What African civil societies think of renewable energy targets, climate justice

African Civil Society Organisations have issued a hard-hitting five-point statement on energy demands in Africa during the ongoing COP28 meeting in Dubai.

They are now demanding equity, transparency, human rights in the energy industry, an end to fossil fuel use, and historical responsibility by the developed world.

Delegations from the Global South are, at the same time, outraged by the absence of provisions on energy access in the work programme on just transitions draft decision released at the talks.

The statement was delivered to negotiators through Ephraim Shitima, chairman of the Africa Group of Negotiators, who received the targets on Monday, December 4.

Organisations argue that the climate change crisis is both a development and energy issue in Africa, and that establishing a decision on energy access within the just transition work stream is not an option.

Additionally, the groups emphasise that support for the continent to transition to renewable energy must be centred on the decision of the just transition if this is to guarantee justice for Africans.

One of the priorities for the continent at COP28 was to secure deals that would triple investments in renewable energy after the Africa Climate Summit failed to deliver ambitious outcomes on the same.

At the summit, renewable energy investments received largely lukewarm attention as the event hosted by Kenya rallied leaders behind the so-called green investments, namely carbon markets, as the solution to emissions that fossil fuels have caused.

In the statement, the CSOs are demanding adherence to human rights and protection of workers, communities, and ecosystems. They also want fair and transparent processes that provide opportunities for African countries to be at the centre of energy development decision-making on energy development, accountability, transparency, and that involvement of stakeholders in all processes must be prioritised.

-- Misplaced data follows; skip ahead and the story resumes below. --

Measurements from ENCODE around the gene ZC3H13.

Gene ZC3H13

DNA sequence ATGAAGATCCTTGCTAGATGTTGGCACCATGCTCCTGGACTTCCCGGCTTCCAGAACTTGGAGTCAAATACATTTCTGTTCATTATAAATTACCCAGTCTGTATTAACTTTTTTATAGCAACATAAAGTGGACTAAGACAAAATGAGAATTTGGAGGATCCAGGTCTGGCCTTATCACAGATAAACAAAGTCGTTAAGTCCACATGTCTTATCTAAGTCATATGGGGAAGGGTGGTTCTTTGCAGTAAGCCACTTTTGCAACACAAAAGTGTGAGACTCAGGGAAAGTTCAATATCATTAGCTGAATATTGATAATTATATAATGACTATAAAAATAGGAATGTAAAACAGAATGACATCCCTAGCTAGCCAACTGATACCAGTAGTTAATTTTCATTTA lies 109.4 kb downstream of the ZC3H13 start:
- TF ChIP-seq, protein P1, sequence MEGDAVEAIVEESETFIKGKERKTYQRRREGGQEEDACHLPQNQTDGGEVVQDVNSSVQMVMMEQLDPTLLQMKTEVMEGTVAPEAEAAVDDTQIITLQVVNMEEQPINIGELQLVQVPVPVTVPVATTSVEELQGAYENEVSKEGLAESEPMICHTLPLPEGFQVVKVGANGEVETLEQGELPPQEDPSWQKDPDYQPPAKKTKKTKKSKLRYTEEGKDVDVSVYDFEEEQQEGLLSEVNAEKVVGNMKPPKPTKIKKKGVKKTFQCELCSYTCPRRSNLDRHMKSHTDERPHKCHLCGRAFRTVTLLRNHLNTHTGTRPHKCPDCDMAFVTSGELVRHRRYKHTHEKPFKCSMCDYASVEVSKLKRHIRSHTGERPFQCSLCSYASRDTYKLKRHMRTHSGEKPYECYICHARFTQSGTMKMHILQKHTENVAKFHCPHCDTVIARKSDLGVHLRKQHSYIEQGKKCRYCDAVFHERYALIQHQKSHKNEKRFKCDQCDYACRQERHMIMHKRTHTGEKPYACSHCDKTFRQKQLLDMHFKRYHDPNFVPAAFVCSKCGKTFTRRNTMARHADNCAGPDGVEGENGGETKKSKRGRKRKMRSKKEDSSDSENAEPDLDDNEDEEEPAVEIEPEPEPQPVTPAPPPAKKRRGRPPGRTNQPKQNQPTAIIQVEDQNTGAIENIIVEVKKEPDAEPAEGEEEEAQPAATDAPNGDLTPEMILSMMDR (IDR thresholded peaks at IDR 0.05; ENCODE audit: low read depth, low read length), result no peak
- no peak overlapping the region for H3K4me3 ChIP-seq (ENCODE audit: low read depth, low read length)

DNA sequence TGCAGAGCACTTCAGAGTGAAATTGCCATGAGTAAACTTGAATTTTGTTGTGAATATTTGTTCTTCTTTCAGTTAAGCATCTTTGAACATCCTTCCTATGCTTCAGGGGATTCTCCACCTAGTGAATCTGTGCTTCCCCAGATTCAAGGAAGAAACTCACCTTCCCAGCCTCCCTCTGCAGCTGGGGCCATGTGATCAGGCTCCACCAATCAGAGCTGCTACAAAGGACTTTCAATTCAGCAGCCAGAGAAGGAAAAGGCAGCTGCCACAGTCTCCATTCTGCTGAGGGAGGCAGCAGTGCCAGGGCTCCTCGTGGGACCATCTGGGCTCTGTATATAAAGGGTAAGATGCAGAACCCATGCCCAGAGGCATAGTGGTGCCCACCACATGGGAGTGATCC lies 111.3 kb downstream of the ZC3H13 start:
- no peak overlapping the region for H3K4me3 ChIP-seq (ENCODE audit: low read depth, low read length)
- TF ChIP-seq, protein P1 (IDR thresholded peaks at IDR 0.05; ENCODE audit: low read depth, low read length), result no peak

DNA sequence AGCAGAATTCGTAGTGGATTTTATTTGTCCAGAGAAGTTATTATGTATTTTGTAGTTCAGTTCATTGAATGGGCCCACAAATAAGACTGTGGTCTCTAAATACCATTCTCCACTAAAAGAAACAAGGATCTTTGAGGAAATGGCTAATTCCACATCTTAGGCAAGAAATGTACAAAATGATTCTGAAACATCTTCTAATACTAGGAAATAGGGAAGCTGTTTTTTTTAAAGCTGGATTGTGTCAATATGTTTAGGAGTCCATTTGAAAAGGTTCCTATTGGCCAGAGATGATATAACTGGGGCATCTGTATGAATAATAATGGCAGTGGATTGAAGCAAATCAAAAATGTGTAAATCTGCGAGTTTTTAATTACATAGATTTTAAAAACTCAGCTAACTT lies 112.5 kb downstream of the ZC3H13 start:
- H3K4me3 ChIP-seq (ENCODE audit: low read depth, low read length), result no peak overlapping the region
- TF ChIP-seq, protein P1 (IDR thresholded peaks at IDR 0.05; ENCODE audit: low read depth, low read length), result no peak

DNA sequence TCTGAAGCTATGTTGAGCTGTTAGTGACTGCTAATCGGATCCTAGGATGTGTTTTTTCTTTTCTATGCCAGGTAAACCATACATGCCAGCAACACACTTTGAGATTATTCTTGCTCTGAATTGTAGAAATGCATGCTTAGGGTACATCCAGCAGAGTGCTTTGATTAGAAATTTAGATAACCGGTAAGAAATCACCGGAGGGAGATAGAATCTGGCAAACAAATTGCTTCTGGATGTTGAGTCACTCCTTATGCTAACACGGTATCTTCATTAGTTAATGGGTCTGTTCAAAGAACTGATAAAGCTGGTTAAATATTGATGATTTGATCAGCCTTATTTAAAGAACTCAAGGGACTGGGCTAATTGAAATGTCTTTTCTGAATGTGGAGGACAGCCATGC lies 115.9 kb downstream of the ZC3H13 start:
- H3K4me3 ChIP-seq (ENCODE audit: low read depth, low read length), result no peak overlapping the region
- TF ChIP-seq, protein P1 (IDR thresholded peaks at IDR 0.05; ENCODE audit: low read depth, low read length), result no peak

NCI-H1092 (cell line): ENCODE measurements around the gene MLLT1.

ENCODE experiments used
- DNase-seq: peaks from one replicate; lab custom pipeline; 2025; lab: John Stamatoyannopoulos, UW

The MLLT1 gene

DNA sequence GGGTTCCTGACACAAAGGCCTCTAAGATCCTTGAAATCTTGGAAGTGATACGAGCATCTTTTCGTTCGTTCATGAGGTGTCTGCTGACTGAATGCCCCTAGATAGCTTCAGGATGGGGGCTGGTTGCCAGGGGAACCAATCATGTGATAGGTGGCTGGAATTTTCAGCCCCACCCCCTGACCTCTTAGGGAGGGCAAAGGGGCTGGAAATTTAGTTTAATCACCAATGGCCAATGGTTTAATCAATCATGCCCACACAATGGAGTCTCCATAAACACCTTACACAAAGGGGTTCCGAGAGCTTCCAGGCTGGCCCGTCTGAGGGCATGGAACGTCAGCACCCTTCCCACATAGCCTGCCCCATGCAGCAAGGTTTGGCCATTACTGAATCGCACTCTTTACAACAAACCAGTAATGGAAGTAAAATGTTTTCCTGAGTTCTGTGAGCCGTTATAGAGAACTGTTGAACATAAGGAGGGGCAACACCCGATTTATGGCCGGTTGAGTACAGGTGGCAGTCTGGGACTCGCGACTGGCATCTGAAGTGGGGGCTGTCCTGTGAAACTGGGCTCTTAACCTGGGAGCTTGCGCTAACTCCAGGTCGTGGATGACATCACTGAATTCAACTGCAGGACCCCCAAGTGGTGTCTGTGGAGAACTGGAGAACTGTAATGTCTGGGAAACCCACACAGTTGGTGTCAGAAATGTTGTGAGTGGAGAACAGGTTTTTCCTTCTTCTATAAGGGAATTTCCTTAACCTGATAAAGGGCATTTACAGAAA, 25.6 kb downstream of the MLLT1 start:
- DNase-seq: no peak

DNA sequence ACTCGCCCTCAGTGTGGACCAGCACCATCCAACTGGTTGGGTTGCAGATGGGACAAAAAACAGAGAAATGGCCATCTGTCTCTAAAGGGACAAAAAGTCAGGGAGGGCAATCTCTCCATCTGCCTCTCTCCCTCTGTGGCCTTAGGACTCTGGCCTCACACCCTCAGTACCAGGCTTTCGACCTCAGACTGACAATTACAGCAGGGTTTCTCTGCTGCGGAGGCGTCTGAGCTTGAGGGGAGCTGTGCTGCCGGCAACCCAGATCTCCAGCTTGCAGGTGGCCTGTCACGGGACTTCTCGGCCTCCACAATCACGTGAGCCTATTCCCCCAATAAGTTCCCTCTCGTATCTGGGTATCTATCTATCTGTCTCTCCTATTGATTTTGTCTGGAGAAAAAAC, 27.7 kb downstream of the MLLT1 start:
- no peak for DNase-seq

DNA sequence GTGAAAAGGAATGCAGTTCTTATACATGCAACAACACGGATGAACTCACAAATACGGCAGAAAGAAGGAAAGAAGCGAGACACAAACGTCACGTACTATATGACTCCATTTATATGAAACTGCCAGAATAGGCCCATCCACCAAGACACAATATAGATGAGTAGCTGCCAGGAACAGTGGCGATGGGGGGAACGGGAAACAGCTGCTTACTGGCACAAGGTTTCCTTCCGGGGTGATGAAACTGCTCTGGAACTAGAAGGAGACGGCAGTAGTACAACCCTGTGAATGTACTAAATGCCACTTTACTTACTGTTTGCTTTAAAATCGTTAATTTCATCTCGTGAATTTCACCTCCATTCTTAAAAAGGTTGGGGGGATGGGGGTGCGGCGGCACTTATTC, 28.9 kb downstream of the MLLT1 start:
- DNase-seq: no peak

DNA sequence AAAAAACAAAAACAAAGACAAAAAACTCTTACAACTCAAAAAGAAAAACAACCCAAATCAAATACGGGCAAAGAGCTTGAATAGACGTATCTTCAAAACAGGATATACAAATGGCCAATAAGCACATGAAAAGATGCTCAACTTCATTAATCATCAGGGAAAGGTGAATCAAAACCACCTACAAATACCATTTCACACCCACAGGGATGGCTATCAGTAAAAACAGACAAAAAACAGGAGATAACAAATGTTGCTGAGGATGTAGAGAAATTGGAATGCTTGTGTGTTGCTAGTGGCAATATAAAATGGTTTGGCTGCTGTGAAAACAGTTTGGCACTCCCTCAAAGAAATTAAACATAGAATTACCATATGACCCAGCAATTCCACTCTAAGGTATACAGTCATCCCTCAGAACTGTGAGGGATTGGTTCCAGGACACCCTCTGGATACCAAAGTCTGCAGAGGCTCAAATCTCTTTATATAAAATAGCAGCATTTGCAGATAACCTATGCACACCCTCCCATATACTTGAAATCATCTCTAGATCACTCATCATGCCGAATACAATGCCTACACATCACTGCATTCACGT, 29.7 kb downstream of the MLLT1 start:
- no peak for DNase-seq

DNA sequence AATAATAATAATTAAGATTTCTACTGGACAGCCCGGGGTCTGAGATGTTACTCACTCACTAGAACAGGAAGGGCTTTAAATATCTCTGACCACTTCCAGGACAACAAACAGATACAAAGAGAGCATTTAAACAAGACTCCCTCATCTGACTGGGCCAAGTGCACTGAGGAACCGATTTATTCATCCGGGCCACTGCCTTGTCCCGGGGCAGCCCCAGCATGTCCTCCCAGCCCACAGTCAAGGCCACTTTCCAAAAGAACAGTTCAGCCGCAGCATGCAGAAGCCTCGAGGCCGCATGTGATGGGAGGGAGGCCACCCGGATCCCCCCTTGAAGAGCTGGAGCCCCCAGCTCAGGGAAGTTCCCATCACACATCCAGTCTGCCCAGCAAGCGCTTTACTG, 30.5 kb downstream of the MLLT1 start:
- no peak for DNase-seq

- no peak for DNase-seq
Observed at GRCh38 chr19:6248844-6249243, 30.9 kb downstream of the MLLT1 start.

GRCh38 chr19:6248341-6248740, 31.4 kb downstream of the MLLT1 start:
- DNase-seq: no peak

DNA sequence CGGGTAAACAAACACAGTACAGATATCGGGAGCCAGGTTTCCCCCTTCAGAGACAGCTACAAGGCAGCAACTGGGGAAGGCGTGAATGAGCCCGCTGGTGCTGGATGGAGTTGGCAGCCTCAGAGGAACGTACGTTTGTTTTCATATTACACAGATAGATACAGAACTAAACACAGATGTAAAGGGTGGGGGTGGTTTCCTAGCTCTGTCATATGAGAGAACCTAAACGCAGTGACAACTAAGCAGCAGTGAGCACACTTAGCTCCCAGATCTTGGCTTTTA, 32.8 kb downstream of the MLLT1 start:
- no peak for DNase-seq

The groups are calling for the scale-up of renewable energy to more than 15,000 GW in 2030 or an average of 1,500 GW annually to keep the 1.5°C temperature target within reach.

According to the movement, increased political support for and shift in global policy and investment in renewables is critical in the quest to attain renewable energy targets.

According to them, Africa needs a rapid roll-out of people-centred, environmentally and socially appropriate renewable energy on the continent as the solution to the climate crisis, energy poverty and an enabler to Africa's development.

For years now, the African civil society movement has been calling for the immediate stop to misaligned climate support to the continent. Instead, they have been asking for the provision of genuine support from historical polluters to limit global temperature rise and to make it possible for the world to avert a catastrophic future.

Leaders from various African organisations emphasised the urgent need for a shift towards renewable energy to meet the continent's energy needs.

Mr Amos Wemanya, lead of Just Transitions at Power Shift Africa, said renewable energy deployment is not just an aspiration but a necessity. "Renewable energy today offers a viable, cost-effective pathway for meeting Africa's energy needs," he said.

Mr Wemanya stressed the importance of respecting human rights and the rights of indigenous people in the process, stating, "There is no climate justice without human rights. The fossil industry needs to be made to pay for the harms they have and continue to cause in African communities."

Echoing the sentiment, Janet Milongo, senior officer at the Global Platform of Action, declared that COP28 must be the catalyst for transforming Africa's energy system. Milongo called for a sincere commitment to a dignified energy future for Africa by prioritising the needs of the African people.

Muhammed Lamin Saidykh, head of Building Power at CAN-International, expressed concern about Western-driven climate solutions in Africa and called for a reshaping of the agenda with the involvement of African experts. "We should prioritise Africa's interests and that is to transition away from fossil fuels in a just and equitable manner," he said.

Highlighting the multifaceted importance of renewable energy, Safiatou Nana, regional coordinator at Climate Action Network Africa, stated, "Renewable energy is not only a matter of environmental necessity. It is a cornerstone of social and climate justice and economic opportunity for Africa." Nana called for concrete, actionable commitments for locally-led 100 per cent renewable energies for Africa by 2050.